Set on a mission to become the world’s first carbon dioxide negative chemical cluster by 2050, the TopDutch region developed a wide range of sustainable solutions to push towards a green chemical industry. An important component of this ambition is incorporating fully biobased building blocks in the production of polymers.
Chemport Europe: the right chemistry
The ecosystem for green chemistry in the TopDutch region, Chemport Europe, has the ‘right chemistry’ for biobased development. It is set in the ideal location, because it has - besides nearby access to offshore wind - advanced agriculture. The countryside offers a variety of sustainable crops. We will let the facts speak for themselves: 28,000 hectares of sugar beet, 117,000 hectares of wheat, 301,000 hectares of green feed, 74,000 hectares of potatoes, 14,000 hectares of rapeseed, and 620,000 hectares of grass.
Why that is an asset? Well, the second generation biomass (woody crops, agricultural residues and byproducts, and non-food energy crops) are converted and used as building blocks for plastics. Additionally, energy and hydrogen feedstock are increasingly generated by offshore wind from the North Sea and used to produce green chemicals. Together, this means we can produce one of the (still) most inseparable products of our everyday lives fully green.
As well, logistics are of paramount importance for a biobased ecosystem. The TopDutch region has it all. Most importantly, we have two strategically located seaports: in Delfzijl and Eemshaven. These facilitate the import of additional raw materials. Furthermore, the region can be easily accessed; we have excellent connections by rail, road and air.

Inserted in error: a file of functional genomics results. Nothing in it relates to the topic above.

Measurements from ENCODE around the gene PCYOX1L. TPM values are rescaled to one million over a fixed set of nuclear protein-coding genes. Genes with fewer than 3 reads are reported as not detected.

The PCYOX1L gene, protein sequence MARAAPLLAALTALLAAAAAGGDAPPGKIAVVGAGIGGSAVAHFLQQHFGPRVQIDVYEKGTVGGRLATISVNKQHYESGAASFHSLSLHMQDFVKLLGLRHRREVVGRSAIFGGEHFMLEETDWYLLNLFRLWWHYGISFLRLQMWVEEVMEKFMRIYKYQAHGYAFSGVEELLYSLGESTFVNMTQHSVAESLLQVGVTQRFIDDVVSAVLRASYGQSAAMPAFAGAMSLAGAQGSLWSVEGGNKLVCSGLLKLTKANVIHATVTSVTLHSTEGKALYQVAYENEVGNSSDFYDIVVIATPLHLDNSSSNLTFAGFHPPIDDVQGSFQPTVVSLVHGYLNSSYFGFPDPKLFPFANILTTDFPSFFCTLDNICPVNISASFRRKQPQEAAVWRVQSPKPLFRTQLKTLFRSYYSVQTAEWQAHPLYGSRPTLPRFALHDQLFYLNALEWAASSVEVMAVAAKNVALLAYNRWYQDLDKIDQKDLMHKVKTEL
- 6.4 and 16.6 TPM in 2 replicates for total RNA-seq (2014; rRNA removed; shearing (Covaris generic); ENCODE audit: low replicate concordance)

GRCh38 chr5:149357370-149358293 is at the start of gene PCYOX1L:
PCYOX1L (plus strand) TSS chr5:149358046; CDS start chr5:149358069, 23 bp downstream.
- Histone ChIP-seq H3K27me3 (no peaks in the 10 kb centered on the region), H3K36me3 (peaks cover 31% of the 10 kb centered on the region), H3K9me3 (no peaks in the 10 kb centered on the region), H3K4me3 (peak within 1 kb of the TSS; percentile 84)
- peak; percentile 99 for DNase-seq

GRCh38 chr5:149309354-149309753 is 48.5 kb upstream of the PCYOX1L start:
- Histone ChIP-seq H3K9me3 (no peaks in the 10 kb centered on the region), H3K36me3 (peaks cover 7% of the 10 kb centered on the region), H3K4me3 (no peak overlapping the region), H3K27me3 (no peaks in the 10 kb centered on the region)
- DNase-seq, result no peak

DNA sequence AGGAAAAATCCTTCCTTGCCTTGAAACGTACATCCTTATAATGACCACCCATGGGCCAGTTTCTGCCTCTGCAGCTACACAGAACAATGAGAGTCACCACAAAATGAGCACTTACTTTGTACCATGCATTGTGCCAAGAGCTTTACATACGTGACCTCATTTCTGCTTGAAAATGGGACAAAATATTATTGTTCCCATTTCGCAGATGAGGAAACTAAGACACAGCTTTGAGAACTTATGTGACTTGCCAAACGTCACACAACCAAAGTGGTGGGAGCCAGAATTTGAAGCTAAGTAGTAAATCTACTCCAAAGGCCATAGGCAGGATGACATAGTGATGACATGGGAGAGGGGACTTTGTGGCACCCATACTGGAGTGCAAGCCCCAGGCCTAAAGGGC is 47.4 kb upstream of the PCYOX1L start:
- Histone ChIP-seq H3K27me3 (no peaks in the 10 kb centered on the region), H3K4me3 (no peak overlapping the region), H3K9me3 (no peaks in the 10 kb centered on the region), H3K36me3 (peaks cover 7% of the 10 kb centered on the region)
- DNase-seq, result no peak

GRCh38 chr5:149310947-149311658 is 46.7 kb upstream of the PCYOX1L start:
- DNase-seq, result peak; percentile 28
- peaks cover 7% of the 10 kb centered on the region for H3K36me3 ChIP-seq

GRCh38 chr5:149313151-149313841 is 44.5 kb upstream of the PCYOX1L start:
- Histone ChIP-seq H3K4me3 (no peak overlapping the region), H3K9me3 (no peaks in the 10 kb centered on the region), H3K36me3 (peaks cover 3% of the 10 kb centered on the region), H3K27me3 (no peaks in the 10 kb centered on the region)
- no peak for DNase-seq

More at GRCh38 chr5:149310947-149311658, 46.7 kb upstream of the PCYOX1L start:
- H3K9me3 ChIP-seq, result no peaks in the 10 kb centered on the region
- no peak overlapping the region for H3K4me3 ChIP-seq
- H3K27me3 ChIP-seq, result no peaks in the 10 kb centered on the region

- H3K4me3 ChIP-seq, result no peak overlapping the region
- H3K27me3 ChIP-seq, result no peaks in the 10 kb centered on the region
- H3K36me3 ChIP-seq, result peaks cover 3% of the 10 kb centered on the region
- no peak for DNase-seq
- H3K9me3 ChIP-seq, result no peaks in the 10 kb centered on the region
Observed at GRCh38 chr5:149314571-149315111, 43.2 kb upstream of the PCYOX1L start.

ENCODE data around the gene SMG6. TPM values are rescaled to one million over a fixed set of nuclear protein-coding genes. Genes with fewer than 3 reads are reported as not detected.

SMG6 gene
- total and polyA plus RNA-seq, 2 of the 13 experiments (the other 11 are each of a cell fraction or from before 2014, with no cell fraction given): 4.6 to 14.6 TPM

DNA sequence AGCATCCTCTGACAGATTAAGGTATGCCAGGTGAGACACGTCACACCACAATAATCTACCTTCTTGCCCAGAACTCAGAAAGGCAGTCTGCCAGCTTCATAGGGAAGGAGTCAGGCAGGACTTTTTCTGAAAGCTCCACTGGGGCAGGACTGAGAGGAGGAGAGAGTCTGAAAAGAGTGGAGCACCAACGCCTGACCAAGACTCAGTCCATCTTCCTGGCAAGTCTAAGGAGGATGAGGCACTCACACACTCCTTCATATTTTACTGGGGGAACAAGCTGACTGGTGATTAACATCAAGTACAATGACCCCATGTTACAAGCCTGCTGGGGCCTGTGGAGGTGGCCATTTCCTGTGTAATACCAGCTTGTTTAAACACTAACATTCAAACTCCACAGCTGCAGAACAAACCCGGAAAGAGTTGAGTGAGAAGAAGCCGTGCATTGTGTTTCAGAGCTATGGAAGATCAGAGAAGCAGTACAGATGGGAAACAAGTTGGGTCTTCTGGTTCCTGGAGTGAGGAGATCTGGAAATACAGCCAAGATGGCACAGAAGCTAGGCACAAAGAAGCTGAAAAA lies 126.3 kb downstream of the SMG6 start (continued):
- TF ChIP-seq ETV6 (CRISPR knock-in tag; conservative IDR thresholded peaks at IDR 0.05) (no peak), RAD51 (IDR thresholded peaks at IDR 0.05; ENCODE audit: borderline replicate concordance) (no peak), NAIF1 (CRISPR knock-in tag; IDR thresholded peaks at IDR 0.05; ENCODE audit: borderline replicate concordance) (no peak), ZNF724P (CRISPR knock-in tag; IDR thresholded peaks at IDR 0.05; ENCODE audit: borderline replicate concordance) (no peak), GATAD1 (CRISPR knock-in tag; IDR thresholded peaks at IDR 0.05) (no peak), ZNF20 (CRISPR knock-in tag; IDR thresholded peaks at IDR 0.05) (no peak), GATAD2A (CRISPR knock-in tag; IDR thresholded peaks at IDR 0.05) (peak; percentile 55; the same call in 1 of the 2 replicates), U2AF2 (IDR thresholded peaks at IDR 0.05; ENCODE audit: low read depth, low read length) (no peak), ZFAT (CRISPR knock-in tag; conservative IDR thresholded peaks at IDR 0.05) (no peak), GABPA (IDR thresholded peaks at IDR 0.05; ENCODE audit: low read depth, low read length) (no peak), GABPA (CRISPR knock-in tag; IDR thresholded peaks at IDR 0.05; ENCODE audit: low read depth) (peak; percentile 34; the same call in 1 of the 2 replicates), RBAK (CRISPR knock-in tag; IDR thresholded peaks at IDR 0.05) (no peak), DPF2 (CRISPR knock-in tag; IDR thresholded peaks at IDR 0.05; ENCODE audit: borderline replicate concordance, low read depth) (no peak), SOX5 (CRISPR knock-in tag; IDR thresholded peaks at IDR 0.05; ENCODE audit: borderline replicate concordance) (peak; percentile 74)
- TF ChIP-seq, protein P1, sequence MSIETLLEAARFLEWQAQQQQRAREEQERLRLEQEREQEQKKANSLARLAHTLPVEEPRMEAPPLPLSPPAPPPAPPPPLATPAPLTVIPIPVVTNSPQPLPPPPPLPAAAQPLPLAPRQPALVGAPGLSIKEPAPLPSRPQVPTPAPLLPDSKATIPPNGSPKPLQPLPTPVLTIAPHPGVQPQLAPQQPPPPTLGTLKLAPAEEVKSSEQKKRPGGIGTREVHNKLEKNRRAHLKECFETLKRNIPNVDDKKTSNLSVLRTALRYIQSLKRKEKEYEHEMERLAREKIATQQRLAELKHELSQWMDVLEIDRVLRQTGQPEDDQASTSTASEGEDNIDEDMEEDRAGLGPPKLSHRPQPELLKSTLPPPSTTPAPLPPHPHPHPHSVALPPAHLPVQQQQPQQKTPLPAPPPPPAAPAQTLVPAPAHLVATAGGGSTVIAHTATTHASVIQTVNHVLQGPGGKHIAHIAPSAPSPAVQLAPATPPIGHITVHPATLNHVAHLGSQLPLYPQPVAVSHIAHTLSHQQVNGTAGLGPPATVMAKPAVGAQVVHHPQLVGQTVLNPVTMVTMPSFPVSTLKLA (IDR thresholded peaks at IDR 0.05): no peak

...in the end, there will be no alternatives for plastics. So, it is also a sustainable way to keep using them.
Next generation technologies
Chemport Europe is currently accelerating its green chemistry production by building two pilot plants. In these plants, new technologies are developed in order to produce fully biobased building blocks.
World wide frontrunner in renewable chemistry and leading technology development company Avantium builds a pilot biorefinery in the TopDutch region. In Delfzijl, one of Chemport Europe’s locations, Avantium’s newly developed DAWN technology will make optimum use of predominantly forestry and agricultural residue in order to produce glucose, lignin, and mixed sugars - building blocks for chemical products like mono-ethylene glycol - once construction of the plant is done.
Mono-ethylene glycol? We bet that does not ring a bell. Look at the label of a piece of clothing. You are likely to find polyester as one of the materials used. Actually, polyesters can be made through a fully green chemical process, by utilizing green chemicals like mono-ethylene glycol and green hydrogen. And guess what? Polyesters happen to be produced on a large scale in Emmen, the other Chemport Europe location.